The Blanton Museum presents The Crusader Bible: A Gothic Masterpiece, an exhibition of over forty unbound pages from the one of the most celebrated French illuminated manuscripts of the Middle Ages.


James Drake: Anatomy of Drawing and Space (Brain Trash) -
October 19 - January 4, 2015
The Blanton Museum of Art presented an immersive exhibition of works by virtuosic draftsman James Drake. Anatomy of Drawing and Space (Brain Trash) represented the culmination of two consecutive years of active creation by the Texas native, now Santa Fe-based artist. Committing to draw every day for two years starting in 2012, Drake devised a disciplined yet flexible production system that resulted in an astonishing 1,242 individual drawings depicting wild animals, landscapes, studies of human anatomy, scientific formulas, and representations of classical art and family photographs, among other subjects. Together, they comprised a monumental installation revealing his most enduring preoccupations and references – from communication and culture to violence and addiction. The exhibition, which was organized by the Museum of Contemporary Art San Diego and debuted there in the summer of 2014, was on view at the Blanton October 19, 2014 through January 4, 2015.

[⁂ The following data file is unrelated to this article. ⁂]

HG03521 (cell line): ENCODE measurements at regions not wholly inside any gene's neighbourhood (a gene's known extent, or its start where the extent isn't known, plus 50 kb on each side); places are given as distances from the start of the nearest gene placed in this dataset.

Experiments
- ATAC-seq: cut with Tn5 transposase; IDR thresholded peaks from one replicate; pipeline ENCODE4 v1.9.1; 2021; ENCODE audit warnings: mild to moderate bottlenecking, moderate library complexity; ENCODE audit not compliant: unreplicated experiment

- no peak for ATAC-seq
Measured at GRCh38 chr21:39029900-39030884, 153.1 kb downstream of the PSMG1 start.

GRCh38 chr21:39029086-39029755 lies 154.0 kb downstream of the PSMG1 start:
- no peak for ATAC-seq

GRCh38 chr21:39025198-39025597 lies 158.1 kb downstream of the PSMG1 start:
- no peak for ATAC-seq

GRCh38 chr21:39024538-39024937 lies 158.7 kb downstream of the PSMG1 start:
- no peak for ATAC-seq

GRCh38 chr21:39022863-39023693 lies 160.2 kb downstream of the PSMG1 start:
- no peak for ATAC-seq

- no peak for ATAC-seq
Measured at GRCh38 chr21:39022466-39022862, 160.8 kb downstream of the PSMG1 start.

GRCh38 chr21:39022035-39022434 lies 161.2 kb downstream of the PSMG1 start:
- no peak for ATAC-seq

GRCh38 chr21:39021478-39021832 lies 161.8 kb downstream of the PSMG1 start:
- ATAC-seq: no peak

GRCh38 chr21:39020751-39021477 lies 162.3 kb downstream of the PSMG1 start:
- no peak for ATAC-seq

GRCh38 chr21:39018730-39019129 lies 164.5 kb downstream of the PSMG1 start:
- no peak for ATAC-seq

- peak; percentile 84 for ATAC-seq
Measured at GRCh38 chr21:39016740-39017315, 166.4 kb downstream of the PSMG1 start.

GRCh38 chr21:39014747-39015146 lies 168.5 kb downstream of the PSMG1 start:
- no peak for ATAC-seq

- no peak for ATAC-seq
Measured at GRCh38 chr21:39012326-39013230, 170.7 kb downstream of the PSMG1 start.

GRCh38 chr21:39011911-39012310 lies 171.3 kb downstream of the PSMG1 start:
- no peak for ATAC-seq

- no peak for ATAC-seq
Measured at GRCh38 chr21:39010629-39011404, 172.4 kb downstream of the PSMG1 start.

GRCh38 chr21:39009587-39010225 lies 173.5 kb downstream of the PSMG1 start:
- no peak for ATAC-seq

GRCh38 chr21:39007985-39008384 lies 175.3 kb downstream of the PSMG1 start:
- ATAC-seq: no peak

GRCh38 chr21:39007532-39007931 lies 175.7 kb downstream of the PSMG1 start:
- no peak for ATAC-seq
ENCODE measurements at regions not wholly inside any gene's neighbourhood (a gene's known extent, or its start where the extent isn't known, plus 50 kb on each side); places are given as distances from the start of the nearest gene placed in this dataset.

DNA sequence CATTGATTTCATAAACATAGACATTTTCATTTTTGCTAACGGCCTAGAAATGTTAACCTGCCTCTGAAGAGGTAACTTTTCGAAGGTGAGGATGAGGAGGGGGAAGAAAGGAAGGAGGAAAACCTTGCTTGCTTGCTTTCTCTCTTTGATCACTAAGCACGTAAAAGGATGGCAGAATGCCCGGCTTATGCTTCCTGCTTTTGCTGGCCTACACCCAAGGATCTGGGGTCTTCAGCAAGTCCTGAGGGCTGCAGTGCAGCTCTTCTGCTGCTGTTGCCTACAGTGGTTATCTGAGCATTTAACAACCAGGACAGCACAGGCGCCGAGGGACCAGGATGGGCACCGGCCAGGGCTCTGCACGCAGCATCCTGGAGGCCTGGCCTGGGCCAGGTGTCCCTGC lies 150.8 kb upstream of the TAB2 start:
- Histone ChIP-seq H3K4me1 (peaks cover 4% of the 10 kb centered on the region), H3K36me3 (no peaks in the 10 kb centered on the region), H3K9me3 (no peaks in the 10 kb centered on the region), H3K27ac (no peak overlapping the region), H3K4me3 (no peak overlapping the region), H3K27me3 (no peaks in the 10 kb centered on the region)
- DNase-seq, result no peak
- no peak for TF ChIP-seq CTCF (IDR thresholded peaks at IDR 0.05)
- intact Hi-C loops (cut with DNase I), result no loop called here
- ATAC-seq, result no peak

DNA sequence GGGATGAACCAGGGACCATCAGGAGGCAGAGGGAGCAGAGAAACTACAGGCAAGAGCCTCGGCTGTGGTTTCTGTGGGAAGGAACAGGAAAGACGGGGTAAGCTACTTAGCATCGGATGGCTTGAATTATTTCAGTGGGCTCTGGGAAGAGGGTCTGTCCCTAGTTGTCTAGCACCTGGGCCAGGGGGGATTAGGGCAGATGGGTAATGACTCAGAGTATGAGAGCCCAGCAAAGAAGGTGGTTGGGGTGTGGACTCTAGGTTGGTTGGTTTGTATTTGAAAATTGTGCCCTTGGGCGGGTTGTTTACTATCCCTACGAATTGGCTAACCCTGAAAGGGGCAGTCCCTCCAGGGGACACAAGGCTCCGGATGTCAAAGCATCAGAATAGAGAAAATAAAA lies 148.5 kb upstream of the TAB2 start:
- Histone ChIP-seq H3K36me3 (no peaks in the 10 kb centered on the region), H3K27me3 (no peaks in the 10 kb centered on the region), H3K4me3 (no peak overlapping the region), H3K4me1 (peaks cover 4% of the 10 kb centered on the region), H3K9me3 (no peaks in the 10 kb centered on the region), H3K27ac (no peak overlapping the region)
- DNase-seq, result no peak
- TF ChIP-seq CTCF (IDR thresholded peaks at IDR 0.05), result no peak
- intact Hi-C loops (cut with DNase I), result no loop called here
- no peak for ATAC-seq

La línea continua -
September 20 - February 15, 2015
The Blanton Museum of Art presented La línea continua, a selection of approximately 70 works from the Judy and Charles Tate Collection of Latin American art. Recently gifted to the museum, the collection—the entirety of which will ultimately come to the Blanton—includes painting, drawing, prints, sculpture, and mixed media works by artists Tarsila do Amaral, Lygia Clark, Frida Kahlo, Carlos Mérida, Wifredo Lam, Armando Reverón, Diego Rivera, Alejandro Xul Solar, and Joaquín Torres-García, among others. Spanning the early 20th century to the present, it features many artists who were key to the creation of modernism in Latin America.
In the Company of Cats and Dogs -
June 22, 2014 - September 21, 2014